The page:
Your Specific Needs Should Determine Your IT Power Decision

The uninterrupted power supply (UPS) system has become an indispensable component of a reliable power infrastructure designed to achieve maximum availability. In the event of an AC power failure, a UPS system provides instantaneous emergency power to critical devices through energy that is typically stored in a battery.

UPS systems play a major role in protecting today’s distributed IT infrastructure especially in network edge deployments. They provide power to the critical servers and other electronic components found in computer networks and make sure these systems continue to operate properly even when the main source of power has failed.

Selecting a UPS for your particular application requires an examination of a number of factors. The load size, location and criticality of the equipment to be protected are key, as well budgetary considerations, when choosing a UPS for power backup.

 

How Critical Is the Equipment to Be Protected?

With digitization increasing in virtually every sector, distributed IT has become essential to supporting users, delivering services and collecting data. Across education, government, banking, retail and a host of other industries, IT organizations are bolstering the capacity and resiliency of remote sites and deploying equipment to new locations.

IT capacity is expanding from core data centers out to the network edge, which requires UPS systems to adapt and deliver higher security. The network edge is no longer a simple closet for data storage and networking gear. Distributed, decentralized architecture is now critical to the computing environment.

The proliferation of the Internet of Things (IoT) and cloud services has created new expectations of edge computing. Consumers expect always-on availability, with almost instantaneous response as a key driver. This fuels a burgeoning need for local edge centers that can process data closer to the user.

Each organization must identify what level of protection is required for the various IT systems in its facility. This can involve a determination of the cost in lost time, productivity and sales that would result from a stoppage. Some systems are just too valuable to a business to let them fail for even a short amount of time while others may be of a less critical nature and are able to tolerate a brief outage. With numerous pieces of sensitive electronics in a facility some components may require the highest level of protection with an online UPS while others may be well-protected with a more economical line-interactive system.

 

Your Load Size Today…And Into the Future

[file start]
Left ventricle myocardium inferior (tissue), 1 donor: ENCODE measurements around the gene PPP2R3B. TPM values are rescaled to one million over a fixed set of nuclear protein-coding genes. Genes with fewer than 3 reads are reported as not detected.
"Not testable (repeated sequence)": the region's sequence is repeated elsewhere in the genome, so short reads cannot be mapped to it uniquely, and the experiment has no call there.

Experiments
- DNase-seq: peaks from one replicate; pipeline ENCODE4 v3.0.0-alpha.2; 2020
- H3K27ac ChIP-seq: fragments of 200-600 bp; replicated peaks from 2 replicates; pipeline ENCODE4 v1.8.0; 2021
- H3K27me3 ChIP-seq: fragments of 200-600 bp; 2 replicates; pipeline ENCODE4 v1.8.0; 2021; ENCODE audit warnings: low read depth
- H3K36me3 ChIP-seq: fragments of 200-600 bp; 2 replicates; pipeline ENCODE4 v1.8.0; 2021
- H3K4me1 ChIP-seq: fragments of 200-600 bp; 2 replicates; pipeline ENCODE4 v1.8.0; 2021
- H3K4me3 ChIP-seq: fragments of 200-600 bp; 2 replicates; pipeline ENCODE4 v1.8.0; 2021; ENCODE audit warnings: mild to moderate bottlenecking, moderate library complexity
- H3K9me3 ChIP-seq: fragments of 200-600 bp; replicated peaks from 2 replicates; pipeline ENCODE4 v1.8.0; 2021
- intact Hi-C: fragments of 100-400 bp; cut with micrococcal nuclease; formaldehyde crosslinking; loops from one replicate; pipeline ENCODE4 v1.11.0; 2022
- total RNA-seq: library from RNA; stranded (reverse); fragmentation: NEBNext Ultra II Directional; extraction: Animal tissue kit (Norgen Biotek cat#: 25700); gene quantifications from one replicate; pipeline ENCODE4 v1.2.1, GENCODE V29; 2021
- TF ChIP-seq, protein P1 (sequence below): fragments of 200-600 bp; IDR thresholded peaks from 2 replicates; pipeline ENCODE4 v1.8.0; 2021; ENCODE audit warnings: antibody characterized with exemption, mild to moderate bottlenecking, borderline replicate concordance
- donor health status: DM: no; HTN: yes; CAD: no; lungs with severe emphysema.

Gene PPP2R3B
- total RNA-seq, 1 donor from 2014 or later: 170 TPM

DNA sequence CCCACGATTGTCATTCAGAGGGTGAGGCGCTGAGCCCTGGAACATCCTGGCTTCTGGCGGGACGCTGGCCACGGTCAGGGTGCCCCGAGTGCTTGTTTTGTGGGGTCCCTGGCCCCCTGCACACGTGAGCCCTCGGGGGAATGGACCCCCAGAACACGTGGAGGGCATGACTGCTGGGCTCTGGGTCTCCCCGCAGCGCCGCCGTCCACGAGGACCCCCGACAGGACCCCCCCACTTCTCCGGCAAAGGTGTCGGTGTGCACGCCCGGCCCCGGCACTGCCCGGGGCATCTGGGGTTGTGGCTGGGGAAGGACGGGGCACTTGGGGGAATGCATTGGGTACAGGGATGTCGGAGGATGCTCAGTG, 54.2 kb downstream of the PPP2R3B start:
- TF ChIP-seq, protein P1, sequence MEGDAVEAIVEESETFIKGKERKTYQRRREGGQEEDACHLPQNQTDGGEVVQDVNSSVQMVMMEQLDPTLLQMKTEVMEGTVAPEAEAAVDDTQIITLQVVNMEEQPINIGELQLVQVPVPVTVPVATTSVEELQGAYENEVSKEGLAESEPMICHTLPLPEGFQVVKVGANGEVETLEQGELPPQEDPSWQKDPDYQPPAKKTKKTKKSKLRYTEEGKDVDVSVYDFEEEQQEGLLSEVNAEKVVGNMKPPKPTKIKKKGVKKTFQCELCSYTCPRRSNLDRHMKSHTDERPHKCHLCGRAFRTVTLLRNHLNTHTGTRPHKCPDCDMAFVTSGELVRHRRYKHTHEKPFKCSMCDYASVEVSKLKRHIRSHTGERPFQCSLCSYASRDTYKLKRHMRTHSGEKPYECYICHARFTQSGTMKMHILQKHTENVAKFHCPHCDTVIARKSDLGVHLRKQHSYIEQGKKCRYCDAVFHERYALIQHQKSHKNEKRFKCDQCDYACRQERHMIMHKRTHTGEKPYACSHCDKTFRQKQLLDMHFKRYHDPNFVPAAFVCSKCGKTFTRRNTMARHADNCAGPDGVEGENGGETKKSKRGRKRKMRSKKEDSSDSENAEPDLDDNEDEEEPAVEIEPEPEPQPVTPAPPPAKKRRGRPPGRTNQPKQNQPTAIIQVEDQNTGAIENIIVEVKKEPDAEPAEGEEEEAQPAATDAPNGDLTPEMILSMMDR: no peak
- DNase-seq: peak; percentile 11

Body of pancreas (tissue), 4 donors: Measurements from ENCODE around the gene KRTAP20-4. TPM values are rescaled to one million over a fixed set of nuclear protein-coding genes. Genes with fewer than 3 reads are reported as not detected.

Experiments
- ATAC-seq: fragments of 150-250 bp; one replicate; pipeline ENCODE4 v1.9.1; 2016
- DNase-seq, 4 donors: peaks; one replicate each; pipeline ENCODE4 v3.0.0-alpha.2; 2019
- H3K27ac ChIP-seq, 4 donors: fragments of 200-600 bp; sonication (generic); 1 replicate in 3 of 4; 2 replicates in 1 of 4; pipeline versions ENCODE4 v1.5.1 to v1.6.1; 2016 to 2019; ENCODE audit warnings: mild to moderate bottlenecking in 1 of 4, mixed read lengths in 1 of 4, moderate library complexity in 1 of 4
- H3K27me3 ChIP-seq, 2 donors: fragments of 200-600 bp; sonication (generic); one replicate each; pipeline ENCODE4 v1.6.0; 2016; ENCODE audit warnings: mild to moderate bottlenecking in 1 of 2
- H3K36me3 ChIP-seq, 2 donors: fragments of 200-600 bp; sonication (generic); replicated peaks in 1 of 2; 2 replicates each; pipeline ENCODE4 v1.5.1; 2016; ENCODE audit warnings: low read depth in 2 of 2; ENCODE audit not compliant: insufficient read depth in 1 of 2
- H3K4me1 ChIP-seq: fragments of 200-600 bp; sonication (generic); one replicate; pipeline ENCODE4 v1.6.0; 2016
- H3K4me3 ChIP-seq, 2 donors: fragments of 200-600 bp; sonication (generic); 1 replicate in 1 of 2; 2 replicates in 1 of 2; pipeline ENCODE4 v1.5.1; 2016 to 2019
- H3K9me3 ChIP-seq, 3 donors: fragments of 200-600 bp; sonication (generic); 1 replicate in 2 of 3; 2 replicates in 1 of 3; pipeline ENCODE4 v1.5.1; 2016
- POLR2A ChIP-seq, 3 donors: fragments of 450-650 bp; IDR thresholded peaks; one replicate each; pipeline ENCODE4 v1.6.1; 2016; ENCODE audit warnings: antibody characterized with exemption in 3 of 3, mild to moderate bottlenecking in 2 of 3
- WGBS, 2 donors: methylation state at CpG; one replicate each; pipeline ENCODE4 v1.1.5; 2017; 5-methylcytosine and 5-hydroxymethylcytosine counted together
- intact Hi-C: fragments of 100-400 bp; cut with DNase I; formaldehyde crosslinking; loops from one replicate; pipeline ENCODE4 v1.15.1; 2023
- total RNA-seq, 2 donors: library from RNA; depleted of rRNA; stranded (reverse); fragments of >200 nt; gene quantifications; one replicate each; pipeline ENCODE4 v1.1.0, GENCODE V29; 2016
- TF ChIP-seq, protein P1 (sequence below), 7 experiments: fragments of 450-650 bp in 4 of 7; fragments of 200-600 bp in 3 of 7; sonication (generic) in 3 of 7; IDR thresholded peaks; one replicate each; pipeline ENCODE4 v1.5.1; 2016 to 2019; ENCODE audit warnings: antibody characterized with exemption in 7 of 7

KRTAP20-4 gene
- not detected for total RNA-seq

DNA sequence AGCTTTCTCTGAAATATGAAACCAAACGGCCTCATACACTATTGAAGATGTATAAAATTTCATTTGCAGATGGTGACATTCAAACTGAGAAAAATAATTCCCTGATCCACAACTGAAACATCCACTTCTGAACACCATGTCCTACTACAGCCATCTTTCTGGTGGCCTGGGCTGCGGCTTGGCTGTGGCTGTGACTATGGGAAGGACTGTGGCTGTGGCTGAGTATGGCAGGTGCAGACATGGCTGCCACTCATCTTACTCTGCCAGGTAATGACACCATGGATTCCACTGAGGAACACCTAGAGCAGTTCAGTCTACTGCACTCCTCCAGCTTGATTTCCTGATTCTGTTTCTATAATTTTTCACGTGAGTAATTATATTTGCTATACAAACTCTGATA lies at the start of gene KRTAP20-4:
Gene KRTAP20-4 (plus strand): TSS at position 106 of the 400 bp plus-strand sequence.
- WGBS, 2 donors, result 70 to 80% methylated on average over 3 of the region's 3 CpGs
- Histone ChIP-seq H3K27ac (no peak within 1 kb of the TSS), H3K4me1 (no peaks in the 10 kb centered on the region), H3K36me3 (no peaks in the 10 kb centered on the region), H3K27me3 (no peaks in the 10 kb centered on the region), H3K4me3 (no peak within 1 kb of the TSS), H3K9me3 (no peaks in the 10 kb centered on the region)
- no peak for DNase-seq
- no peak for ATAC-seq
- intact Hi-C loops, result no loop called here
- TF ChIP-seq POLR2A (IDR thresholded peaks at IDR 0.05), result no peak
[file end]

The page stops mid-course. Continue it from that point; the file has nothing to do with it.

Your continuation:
Your systems can change dramatically over the course of a year. You must figure your power protection requirements as far into the future as possible. This may involve decisions between an online UPS system and a line-interactive UPS. Regardless of the level of criticality of a system now, its future power requirements will play a major factor in the selection of a UPS solution.

Proper UPS sizing may be the most important first step toward optimal operational efficiency. You need to ensure the load on your UPS is not so small that the unit operates inefficiently. To do that, each UPS system’s true capacity must be carefully calculated. And you need to take into account the power factor rating to really know the capacity of that UPS. Otherwise, you can’t be sure of the load it can bear.

For example, a system might have been rated for 20 kW, but if it has a power factor of only 0.8 it can provide only 80 percent of its rating. Whereas a UPS with “unity” (or 1.0) power factor will provide 100 percent of its rated capacity. It is important to know the precise power factor of every UPS under consideration.

 

How Much Backup Time Do You Need Once the Power Goes Out?

Runtime is the number of minutes your UPS system can provide power to the attached devices with electricity during an outage. Your minimum runtime is the time you need to complete an orderly shutdown of all your IT equipment. When specifying a UPS system, it is a good rule of thumb to chose one with an output capacity that is 20-25% higher than the total wattage of the connected devices.

 

Edge Protection

Your IT application will often dictate exactly what type of UPS systems is best. That can mean putting IT in places that weren’t designed to support it, like utility closets and storerooms, where it must share space with cleaning supplies and excess inventory. Rack-mounted UPS systems can share space with other IT components in these smaller spaces.